Eight-year sentence for man 'at high risk of committing further crime'

A young Dublin man has been sentenced to a total of eight years for a number of offences including the stabbing of his aunt’s partner, threatening a neighbour and assaulting a former school pal with a broken bottle.

A young Dublin man has been sentenced to a total of eight years for a number of offences including the stabbing of his aunt’s partner, threatening a neighbour and assaulting a former school pal with a broken bottle.

Jason Curry (aged 20) stabbed Mr Daniel O’Leary in the left side of his chest with a kitchen knife on June 4, 2006.

Curry, of Leighlin Road, Crumlin, was found guilty by a jury at Dublin Circuit Criminal Court in June 2009 of recklessly causing serious harm to O’ Leary at Leighlin Road.

Curry has also pleaded guilty to threatening to burn a neighbour’s car and house on October 26, 2007 and for assaulting Niall Lambert causing him harm on November 1, 2007.

Judge Patrick McCartan said, on reading the Probation Report, that Curry was at ‘high risk of committing further crime’ and sentenced him to eight years for the stabbing incident, two years for the threatening incident and four years for assault causing harm.

All sentences are to run concurrently and the final three years were suspended.

Garda Robert Reilly told, Mr Damian Colgan BL, prosecuting, that when he arrived at the scene of the stabbing Curry was in an aggressive state and drinking from a vodka bottle.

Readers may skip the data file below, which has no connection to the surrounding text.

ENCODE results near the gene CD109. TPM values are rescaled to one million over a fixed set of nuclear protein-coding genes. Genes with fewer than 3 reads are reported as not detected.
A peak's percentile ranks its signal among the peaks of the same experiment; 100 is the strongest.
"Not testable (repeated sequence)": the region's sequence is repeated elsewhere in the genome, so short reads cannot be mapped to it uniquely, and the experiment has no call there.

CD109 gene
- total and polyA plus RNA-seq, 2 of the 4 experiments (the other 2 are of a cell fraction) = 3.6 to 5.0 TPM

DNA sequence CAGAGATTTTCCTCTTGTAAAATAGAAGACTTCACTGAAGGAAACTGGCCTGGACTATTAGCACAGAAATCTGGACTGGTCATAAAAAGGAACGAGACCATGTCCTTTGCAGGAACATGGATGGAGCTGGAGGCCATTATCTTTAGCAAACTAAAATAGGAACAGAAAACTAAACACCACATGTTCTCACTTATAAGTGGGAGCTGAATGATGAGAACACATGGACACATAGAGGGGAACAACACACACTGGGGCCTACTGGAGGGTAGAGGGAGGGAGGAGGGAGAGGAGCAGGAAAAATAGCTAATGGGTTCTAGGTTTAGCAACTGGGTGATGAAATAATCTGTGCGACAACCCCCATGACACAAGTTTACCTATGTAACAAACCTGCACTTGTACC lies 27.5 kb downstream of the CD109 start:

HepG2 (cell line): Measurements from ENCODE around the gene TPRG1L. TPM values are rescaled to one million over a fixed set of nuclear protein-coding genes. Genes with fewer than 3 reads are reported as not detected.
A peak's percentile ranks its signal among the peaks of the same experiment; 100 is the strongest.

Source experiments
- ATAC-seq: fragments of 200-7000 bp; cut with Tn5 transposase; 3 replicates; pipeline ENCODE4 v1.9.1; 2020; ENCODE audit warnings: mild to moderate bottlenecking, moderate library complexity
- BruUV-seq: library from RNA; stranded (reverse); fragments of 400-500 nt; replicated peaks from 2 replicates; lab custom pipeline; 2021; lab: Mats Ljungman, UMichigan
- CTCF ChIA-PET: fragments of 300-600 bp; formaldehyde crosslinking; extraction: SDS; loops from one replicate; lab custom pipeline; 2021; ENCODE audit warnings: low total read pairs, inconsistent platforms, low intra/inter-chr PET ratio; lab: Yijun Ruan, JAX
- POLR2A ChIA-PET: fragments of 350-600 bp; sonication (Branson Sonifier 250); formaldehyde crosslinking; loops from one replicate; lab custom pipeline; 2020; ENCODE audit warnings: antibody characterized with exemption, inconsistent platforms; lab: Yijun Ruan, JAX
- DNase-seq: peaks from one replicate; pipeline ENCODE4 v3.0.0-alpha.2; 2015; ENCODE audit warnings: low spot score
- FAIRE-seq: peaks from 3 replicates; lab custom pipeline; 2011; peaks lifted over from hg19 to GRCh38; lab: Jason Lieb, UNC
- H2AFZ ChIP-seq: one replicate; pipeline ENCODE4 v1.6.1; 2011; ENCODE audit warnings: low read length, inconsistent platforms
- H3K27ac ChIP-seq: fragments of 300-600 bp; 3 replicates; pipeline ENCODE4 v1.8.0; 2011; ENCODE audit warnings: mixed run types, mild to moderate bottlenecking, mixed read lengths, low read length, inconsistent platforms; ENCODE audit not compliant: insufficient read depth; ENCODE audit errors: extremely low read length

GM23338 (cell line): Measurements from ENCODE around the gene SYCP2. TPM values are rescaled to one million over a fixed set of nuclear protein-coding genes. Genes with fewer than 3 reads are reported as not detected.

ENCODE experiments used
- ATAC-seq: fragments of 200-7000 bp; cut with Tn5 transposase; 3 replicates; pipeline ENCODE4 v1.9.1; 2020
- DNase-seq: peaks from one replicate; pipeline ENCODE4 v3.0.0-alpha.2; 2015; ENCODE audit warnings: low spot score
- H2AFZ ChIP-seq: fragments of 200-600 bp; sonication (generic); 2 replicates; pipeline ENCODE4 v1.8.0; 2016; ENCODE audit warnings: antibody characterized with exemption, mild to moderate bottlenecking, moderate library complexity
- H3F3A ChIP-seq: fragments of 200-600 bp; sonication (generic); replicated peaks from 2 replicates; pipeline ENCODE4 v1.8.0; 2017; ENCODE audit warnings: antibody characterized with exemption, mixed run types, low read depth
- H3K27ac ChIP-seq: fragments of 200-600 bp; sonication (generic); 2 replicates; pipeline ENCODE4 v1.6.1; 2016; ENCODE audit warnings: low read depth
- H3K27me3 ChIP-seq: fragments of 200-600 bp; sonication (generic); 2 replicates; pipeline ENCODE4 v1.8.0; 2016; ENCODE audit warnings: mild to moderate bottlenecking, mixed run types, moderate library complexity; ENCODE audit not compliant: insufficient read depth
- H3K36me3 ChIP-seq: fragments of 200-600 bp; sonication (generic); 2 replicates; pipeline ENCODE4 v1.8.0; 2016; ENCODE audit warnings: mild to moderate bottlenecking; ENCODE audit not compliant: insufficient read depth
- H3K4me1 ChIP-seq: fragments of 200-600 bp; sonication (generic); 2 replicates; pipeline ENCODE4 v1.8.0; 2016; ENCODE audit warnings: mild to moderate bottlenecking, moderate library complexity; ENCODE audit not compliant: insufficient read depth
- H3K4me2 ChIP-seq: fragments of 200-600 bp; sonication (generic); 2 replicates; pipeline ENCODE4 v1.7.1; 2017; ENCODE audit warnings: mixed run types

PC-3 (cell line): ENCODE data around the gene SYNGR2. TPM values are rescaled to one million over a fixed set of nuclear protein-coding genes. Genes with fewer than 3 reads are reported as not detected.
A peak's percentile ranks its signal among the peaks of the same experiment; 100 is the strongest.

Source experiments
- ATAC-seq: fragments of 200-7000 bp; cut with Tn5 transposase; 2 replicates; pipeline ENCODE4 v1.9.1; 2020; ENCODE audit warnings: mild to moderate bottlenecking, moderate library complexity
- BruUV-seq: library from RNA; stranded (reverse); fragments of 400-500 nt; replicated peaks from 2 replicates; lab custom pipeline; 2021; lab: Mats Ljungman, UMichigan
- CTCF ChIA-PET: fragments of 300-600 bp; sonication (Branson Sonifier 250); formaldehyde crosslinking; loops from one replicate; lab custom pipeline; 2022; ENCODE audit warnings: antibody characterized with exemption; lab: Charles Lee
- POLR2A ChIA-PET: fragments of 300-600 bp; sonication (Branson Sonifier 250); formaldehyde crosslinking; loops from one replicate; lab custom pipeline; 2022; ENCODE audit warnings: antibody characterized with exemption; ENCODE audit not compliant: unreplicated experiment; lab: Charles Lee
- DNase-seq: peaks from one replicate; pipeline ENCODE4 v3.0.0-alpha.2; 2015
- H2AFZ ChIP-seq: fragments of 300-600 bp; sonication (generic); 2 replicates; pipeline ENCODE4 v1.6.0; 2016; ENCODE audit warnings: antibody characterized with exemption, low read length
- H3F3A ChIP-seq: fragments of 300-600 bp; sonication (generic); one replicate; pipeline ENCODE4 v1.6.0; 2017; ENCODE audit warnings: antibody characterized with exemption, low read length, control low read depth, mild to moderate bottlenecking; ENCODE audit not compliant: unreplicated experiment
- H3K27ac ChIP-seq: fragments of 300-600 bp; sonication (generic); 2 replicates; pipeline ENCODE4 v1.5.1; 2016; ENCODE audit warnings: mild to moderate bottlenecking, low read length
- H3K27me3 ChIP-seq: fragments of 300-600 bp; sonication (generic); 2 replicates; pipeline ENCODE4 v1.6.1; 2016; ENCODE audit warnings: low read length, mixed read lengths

He said Curry had blood on his hands and Mr O’Leary was in a drowsy state lying in bed. There was blood splattered on the bed covers and a kitchen knife lay on the ground beside the bed.

Garda David Conlon said that a woman in Curry’s neighbourhood recognised him as one of two youths who turned up at her door on October 26, 2007 threatening her son to “pay up” a €40 debt he said was owed to him. The woman said she was in fear of her life and could not sleep as a result of what was said.

Curry denied being involved in intimidation on his arrest.

Defence counsel, Mr Barry Hickson SC, said Curry was ‘under the influence of tablets and drink’ when the attack on Mr O’Leary occurred and said he was going through a very rough patch in his life.

Six days after the threatening offence, Curry assaulted former schoolmate Niall Lambert with a broken bottle after a row broke out over a misunderstanding over Curry’s girlfriend.

Garda Orla Madden told Mr Colgan that Curry was drinking from a bottle of Budweiser and smashed the bottle over a pole.

He then struck the left cheek of Lambert, who fell to the ground and received a kick in the head from Curry.

Lambert was hospitalised and was treated for a 9cm laceration to his face. Curry was arrested several hours later at his home.

Mr Hickson said Curry had asked him to apologise to Lambert.

Curry’s aunt, Tracy Curry, who is in a relationship with Mr O’ Leary, spoke in court about her nephew.

Ms Curry described the family as dysfunctional and said Curry was in and out of institutions from the age of 13.

She said Mr Curry’s mother, who is now deceased, had a serious drug problem and was involved in prostitution, which the young man was aware of from a young age. He later found his mother dead from an overdose while they were living in women’s shelter.

At the time of the stabbing incident Curry’s grandmother was dying of cancer and passed away a few days later.

Ms Curry said her nephew had a harrowing life and has received little formal education. His father abandoned the family when Curry was four years old. He began using drugs around the age of 13.

Gda Reilly said Curry has 13 previous convictions including possession of drugs and theft.

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